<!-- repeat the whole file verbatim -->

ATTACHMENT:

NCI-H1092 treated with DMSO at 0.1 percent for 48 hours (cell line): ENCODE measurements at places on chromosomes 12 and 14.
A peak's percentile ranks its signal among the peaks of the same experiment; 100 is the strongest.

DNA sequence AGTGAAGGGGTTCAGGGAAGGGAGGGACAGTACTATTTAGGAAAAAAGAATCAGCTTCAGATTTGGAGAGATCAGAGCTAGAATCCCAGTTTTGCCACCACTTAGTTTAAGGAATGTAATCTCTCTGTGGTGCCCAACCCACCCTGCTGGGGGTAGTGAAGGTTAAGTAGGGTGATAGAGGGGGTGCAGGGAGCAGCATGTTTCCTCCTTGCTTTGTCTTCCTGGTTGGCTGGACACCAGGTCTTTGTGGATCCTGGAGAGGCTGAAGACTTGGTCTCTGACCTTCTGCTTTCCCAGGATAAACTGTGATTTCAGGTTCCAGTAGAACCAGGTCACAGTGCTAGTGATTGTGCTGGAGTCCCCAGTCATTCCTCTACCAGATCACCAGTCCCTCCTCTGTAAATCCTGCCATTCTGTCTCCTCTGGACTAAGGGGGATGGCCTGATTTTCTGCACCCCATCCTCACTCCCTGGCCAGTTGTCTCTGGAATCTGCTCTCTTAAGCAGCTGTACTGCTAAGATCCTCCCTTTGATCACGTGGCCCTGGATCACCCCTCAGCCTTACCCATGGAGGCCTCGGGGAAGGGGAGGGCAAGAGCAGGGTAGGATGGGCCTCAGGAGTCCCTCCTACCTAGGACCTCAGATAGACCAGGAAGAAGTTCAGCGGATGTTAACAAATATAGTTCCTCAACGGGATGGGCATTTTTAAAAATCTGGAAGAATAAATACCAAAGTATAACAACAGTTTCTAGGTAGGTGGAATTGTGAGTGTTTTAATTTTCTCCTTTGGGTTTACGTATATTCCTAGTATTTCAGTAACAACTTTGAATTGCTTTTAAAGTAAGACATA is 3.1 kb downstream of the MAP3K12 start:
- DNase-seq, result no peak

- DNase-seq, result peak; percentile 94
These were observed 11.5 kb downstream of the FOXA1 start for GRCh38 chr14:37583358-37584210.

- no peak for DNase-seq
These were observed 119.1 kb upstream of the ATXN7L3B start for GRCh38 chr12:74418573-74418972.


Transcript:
NCI-H1092 treated with DMSO at 0.1 percent for 48 hours (cell line): ENCODE measurements at places on chromosomes 12 and 14.
A peak's percentile ranks its signal among the peaks of the same experiment; 100 is the strongest.

DNA sequence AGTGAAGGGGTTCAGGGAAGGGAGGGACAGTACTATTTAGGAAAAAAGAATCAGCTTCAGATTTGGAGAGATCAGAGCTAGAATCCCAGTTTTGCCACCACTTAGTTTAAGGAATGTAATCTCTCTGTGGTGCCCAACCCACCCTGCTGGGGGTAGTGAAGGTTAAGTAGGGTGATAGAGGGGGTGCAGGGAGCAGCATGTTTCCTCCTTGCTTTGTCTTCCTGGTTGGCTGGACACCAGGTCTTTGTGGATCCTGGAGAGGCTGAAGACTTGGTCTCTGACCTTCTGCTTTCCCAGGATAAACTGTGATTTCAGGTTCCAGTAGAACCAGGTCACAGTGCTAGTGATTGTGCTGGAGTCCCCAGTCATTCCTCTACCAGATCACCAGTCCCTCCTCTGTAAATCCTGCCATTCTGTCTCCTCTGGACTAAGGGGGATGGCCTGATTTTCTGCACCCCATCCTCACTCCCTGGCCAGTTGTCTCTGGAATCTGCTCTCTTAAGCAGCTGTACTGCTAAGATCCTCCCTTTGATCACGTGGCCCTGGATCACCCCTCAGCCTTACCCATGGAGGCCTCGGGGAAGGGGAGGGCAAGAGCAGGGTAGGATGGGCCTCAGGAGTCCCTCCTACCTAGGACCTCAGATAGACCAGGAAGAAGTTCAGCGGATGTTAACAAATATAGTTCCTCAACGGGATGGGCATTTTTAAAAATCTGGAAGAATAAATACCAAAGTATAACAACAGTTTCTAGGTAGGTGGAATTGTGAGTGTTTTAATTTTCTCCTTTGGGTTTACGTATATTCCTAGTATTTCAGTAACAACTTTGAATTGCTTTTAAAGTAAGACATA is 3.1 kb downstream of the MAP3K12 start:
- DNase-seq, result no peak

- DNase-seq, result peak; percentile 94
These were observed 11.5 kb downstream of the FOXA1 start for GRCh38 chr14:37583358-37584210.

- no peak for DNase-seq
These were observed 119.1 kb upstream of the ATXN7L3B start for GRCh38 chr12:74418573-74418972.